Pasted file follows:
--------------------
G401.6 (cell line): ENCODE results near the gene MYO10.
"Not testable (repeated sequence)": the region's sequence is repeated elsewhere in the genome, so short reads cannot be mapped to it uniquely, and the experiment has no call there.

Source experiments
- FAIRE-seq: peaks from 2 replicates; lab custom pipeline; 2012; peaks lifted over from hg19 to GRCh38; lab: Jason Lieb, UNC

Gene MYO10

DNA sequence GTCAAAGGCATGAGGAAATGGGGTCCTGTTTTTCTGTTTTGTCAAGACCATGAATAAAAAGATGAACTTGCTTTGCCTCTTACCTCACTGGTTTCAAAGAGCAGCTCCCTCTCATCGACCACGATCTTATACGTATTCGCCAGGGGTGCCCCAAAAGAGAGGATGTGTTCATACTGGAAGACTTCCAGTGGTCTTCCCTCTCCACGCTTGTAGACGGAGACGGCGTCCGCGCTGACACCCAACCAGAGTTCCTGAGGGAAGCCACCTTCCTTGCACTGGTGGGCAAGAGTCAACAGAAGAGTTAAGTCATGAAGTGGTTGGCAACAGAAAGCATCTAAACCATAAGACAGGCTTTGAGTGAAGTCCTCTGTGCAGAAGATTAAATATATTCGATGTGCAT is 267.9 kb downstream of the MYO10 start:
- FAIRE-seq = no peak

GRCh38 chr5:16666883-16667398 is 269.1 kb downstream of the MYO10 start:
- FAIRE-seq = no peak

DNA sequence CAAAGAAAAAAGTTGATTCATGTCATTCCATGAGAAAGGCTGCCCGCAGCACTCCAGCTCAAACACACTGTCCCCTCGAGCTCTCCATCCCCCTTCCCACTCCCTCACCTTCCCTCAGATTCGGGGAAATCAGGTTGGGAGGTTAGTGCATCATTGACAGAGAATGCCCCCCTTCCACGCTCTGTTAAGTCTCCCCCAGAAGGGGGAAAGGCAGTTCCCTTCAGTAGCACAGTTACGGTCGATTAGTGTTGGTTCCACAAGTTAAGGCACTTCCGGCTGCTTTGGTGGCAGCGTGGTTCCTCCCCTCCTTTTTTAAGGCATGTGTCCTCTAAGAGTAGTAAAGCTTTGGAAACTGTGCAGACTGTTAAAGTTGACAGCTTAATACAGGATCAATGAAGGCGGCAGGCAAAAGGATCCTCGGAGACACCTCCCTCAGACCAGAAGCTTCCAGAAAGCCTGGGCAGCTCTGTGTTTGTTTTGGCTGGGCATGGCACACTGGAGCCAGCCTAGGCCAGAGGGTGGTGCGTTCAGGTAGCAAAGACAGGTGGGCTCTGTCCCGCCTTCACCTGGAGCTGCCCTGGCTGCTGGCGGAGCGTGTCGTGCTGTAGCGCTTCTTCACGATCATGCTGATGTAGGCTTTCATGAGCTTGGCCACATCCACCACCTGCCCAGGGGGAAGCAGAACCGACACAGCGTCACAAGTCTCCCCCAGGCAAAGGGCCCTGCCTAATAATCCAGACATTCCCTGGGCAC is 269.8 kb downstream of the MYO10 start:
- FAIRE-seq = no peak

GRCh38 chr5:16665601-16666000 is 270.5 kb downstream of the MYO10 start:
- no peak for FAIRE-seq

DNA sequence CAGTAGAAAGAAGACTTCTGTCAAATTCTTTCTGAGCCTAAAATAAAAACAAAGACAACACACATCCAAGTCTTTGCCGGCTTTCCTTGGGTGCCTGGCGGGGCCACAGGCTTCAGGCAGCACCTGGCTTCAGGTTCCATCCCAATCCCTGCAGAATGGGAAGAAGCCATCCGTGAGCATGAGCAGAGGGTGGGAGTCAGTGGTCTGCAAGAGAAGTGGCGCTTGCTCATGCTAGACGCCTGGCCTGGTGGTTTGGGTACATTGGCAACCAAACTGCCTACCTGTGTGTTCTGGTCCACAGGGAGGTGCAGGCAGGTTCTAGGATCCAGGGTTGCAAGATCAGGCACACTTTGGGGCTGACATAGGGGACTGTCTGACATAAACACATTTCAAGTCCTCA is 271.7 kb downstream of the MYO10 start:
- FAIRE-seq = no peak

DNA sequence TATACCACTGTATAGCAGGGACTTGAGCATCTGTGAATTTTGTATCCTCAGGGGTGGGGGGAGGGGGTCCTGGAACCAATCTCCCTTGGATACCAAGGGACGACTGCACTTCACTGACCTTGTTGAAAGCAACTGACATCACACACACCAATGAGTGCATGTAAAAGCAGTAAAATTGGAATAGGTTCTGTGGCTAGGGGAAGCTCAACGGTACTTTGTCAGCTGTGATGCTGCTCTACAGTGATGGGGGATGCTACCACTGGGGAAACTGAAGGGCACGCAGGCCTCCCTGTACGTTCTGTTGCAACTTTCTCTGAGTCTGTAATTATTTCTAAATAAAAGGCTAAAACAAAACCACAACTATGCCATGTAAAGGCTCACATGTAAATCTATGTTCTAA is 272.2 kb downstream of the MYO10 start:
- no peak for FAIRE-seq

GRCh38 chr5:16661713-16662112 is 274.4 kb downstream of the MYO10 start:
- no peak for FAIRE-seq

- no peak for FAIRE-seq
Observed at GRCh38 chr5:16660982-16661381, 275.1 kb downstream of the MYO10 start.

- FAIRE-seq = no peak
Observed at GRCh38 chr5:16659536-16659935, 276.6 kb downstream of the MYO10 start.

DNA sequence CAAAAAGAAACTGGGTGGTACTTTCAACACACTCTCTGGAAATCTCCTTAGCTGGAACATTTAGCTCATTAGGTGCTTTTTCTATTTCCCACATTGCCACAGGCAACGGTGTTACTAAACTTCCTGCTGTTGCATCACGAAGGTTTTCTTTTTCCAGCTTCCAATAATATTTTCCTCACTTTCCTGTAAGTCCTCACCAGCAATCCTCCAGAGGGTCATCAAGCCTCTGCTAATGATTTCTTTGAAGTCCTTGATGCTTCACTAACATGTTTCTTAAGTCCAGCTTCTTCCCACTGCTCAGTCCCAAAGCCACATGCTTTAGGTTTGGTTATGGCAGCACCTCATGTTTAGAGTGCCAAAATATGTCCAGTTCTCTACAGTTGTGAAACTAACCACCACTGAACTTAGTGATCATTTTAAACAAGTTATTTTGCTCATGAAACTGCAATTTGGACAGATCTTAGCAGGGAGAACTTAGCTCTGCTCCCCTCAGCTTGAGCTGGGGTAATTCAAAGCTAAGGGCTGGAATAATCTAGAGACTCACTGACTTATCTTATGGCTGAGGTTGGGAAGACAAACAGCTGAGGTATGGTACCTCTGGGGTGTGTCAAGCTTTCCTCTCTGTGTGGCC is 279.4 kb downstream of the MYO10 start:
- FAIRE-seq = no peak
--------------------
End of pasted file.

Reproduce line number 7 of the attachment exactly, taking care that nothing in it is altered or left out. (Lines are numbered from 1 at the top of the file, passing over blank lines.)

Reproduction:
- FAIRE-seq = no peak